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Mexican Government Desperate to Assure Foreign Auto Investors

Countering fears as drug-related violence spreads.

by on Nov.18, 2011

Beetle production begins at the VW plant in Puebla.

Faced with a “frightening” rise in violence, the Mexican government is racing to head off a wholesale move away from the region that serves as the base for many foreign automakers and suppliers,

Mexican security services are offering special private briefings on the government’s strategy for combating violence across that violence-plagued nation, especially in the north where American companies have built hundreds of automotive factories over the past three decades.

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Sergio Rios, a representative of Pro Mexico, an agency of the Mexican government designed to encourage foreign investment, said the special briefings are designed to explain to investors the country’s strategy to combat the drug-related violence that has created havoc across northern Mexico. The briefings are also designed to offer some reassurance about the broader security situation, which is giving some companies pause about investing in the violence-plagued nation.

The briefings were initiated by the Mexican the Mexican government, Rios said. Several companies, among them Ford, have been provided the information by Mexican security services, Rios said.

The rising tide of violence in and around Ciudad Juarez, on the Mexican side of the Rio Grande across from El Paso, Texas, has prompted some companies to move away from the border.

“The security situation is an issue especially in the north,’ Rios acknowledged.

Ciudad Juarez has long been a major production center for automotive suppliers such as Delphi, Lear and Visteon. But over the past decade it also has earned a reputation as one of the most dangerous cities in the world.

“The level of criminality in the North is frightening,” observed Dominque Boulegue, a special projects manager for Hella Lighting Systems, who was responsible for the start of operations of a new Hella plant in Guadalajara, Mexico’s second city. On the other hand walking around Guadalajara is perfectly safe. “You don’t have to keep looking over your shoulder,” he said.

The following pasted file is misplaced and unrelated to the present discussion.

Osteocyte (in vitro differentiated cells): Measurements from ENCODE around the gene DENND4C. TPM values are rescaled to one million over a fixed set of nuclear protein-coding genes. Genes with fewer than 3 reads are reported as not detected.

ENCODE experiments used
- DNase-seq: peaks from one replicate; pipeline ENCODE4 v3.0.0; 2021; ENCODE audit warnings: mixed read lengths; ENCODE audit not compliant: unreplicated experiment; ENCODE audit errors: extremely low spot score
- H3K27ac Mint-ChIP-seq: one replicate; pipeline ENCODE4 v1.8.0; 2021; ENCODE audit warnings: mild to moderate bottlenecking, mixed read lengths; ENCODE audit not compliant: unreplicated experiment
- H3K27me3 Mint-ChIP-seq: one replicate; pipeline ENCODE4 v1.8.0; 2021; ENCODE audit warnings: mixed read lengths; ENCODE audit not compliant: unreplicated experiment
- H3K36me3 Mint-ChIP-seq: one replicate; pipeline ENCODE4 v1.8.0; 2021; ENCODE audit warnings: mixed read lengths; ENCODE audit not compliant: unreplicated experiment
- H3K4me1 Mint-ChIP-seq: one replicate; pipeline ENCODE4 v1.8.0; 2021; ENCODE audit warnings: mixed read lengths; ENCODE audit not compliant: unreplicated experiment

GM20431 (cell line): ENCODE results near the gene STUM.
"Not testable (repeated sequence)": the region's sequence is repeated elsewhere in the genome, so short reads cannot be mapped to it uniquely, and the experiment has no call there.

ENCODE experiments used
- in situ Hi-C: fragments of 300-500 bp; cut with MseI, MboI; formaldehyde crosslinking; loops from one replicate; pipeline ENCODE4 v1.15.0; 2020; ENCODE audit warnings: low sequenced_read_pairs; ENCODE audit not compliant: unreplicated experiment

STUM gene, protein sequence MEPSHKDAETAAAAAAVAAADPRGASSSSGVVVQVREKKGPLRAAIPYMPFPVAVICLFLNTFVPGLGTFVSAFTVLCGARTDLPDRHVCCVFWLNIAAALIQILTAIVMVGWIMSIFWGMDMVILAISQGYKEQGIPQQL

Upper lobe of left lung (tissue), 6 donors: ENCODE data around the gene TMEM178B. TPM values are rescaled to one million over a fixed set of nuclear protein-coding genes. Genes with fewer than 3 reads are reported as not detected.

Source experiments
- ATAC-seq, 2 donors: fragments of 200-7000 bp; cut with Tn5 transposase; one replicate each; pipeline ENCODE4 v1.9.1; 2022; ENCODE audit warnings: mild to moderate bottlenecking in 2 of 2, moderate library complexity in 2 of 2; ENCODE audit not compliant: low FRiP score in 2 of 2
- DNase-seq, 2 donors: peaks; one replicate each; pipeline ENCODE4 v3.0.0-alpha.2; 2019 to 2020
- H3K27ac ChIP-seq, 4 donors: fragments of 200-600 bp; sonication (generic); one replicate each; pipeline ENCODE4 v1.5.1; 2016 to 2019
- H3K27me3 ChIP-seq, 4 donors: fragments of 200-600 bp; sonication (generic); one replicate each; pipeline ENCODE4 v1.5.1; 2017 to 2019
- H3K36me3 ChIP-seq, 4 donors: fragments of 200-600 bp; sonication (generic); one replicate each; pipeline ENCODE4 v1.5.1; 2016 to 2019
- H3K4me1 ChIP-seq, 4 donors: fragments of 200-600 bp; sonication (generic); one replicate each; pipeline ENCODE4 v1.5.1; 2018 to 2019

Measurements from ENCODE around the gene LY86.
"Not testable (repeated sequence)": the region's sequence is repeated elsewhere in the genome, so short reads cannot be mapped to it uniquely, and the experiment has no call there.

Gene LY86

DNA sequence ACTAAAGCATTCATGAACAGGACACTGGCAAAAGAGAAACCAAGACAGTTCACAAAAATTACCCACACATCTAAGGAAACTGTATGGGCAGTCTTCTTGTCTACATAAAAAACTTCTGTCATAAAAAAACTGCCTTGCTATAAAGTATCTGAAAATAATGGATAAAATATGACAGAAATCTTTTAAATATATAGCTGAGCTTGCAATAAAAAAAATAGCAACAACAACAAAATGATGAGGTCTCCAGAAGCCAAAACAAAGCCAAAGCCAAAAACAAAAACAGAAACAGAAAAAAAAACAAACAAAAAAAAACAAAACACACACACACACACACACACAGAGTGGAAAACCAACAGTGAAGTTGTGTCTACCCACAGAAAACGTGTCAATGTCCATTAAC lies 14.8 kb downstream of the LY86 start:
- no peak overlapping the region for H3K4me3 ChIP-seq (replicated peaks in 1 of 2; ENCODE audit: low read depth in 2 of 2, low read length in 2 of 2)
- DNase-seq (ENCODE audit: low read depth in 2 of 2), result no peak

Consequently, it’s not surprising that companies such as Mazda, Honda and Nissan have elected to settle in the center of Mexico, he added. General Motors also has elected to invest in a new plant in San Luis Potosi, which is also closer to the center and away from the “frontier” in northern Mexico where GM, Ford and Chrysler have major assembly plants now.

Rios, however, emphasized the situation along the frontier isn’t uniformly grim.

Over the past five years, the border areas have attracted investment to Mexico’s northern Border States where a cluster of aerospace and aerospace suppliers is rapidly developing, Rios noted. Wilm Uhlenbecker, the new president of Behr America, which has a new plant in Ramos Arizpe, also said Behr keeps an eye on the security issues but has encountered no serious problems since starting construction of the plant in 2006.

But the frontier issue, which includes an ongoing war between rival drug gangs, has had a subtle but marked impact on the rapidly expanding Mexican auto industry. For one thing, companies along the border are having more difficulty recruiting engineers. They would rather work in the center of the country where it is safer, said Samar Gandhi, the director general of the Hella Electronics plant in San Jose Iturbide, in the center of Mexico.

Hella Electronics also has been able to recruit an experienced management team for its new plant in San Jose Iturbide, in part, because experienced employees wanted to move away from the frontier. Sergio Rodriguez, Hella Electronics director of human resources, who had worked for Delphi, said he was glad to accept the job at Hella. Even though he misses being able to shop in El Paso, the overall quality of life is better for his family in San Jose Iturbide, a sentiment echoed by several colleagues who also moved from the north.

Ciudad Juarez is losing a lot of business because of the violence, added Gandhi.

 

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